The long long reach of Vietnam: Ellsberg's Truth-Telling Coalition and the encouragement of national security leaks
[NOTE: Today we have news that the CIA detention center leaker might not have been Mary McCarthy after all; at least, she is denying any involvement. So for now I'll stop referring to it as the McCarthy case. But even though the identity of the leaker is not yet clear, it's fairly certain that the source was a CIA employee who had access to very sensitive information.]
Since I'm nothing if not a child of the 60s, for me the CIA detention center leak case has raised distant echoes of a well-known Vietnam era whistleblower who leaked classified information to the press: Daniel Ellsberg, of Pentagon Papers fame.
I was further reminded of Ellsberg by a detail mentioned in Wretchard's Sunday post at Belmont Club:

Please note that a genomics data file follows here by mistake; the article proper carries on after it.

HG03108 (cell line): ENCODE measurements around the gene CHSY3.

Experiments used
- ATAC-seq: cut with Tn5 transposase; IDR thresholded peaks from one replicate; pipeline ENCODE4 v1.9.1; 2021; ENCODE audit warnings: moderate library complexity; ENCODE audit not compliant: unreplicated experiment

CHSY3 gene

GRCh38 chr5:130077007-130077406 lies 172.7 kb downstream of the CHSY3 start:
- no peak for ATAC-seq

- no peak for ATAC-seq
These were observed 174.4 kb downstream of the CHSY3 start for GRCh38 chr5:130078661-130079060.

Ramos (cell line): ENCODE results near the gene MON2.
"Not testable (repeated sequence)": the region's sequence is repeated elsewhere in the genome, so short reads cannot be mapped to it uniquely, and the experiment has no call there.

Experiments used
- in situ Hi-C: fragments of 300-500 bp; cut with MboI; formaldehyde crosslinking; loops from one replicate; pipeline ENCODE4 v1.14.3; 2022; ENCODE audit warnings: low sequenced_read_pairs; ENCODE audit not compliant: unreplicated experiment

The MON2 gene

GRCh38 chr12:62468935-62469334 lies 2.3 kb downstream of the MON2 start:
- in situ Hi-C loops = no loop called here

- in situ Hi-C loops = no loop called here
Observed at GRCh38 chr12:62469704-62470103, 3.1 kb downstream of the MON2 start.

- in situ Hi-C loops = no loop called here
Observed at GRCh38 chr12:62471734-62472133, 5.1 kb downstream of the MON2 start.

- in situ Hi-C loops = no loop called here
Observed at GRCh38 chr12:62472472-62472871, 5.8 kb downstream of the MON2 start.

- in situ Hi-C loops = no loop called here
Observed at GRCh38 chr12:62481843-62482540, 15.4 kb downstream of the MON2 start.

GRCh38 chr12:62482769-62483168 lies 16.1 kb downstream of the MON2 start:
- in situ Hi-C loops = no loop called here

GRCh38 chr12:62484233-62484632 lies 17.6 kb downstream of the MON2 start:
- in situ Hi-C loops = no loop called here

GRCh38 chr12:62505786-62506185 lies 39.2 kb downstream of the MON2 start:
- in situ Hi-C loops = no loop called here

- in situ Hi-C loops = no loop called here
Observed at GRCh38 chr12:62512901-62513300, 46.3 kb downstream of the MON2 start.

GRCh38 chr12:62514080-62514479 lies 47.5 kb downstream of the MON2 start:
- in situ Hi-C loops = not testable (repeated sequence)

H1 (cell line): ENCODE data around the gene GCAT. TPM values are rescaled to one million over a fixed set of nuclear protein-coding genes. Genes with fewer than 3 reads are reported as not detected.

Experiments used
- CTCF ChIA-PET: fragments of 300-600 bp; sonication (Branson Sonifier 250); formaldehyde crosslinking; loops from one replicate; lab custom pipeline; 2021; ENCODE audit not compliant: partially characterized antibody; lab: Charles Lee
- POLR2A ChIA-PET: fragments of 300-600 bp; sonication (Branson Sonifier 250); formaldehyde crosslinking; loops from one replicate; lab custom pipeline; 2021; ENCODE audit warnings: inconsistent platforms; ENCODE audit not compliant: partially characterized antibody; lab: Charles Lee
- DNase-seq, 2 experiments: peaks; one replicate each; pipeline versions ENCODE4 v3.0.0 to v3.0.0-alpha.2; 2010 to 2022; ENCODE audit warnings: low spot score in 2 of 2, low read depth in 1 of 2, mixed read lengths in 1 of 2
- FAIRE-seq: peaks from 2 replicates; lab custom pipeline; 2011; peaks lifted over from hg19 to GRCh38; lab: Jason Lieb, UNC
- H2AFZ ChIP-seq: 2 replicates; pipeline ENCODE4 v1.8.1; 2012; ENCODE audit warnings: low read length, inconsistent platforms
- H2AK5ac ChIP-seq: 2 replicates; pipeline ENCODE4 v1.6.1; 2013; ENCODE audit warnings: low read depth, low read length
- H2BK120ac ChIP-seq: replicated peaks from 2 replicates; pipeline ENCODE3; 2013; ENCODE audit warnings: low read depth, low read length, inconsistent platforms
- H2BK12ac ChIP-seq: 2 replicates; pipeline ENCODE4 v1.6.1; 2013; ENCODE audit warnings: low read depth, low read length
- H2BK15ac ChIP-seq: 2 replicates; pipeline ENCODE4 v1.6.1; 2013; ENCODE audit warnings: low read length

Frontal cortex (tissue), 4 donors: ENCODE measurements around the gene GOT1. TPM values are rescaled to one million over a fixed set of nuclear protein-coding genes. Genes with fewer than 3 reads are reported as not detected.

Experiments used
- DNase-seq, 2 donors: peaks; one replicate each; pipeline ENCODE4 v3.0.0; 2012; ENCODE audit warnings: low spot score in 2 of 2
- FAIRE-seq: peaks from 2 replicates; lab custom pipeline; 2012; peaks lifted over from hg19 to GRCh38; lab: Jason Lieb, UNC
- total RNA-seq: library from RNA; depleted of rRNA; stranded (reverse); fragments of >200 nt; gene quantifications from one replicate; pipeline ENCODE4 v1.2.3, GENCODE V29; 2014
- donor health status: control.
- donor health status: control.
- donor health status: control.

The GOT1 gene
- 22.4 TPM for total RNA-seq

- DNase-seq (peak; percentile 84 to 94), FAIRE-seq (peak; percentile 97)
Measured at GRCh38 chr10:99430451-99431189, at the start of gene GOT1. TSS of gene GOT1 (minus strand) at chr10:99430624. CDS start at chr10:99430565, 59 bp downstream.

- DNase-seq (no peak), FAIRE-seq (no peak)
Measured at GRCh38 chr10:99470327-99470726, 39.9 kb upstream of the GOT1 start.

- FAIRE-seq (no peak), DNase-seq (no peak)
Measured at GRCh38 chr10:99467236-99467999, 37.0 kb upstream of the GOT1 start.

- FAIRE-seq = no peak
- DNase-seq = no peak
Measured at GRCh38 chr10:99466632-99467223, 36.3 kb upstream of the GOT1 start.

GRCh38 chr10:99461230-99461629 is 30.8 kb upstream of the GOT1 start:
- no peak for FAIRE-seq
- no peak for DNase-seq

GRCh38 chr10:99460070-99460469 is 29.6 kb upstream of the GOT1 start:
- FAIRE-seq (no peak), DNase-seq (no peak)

...the press has quoted two former counterterrorism experts in defense of Mary McCarthy but omitted one interesting detail, which may or may not be relevant...Ray McGovern and Larry Johnson [the counterterrorism experts in question] are associated with Daniel Ellsberg's The Truth-Telling Project.
"The Truth-Telling Project"--now, what might that be? Wretchard quotes from its web page, which offers the following description of the organization's purpose and function:
The Truth-Telling Coalition, comprised of high-level national security truth-tellers, as well as non-profit whistleblower organizations, provides a personal and legal support network for each other and for government insiders considering becoming truth-tellers.
So, according to its own description, the group appears to be an organization dedicated to supporting the spilling of secrets by national security officers in the interests of "truth."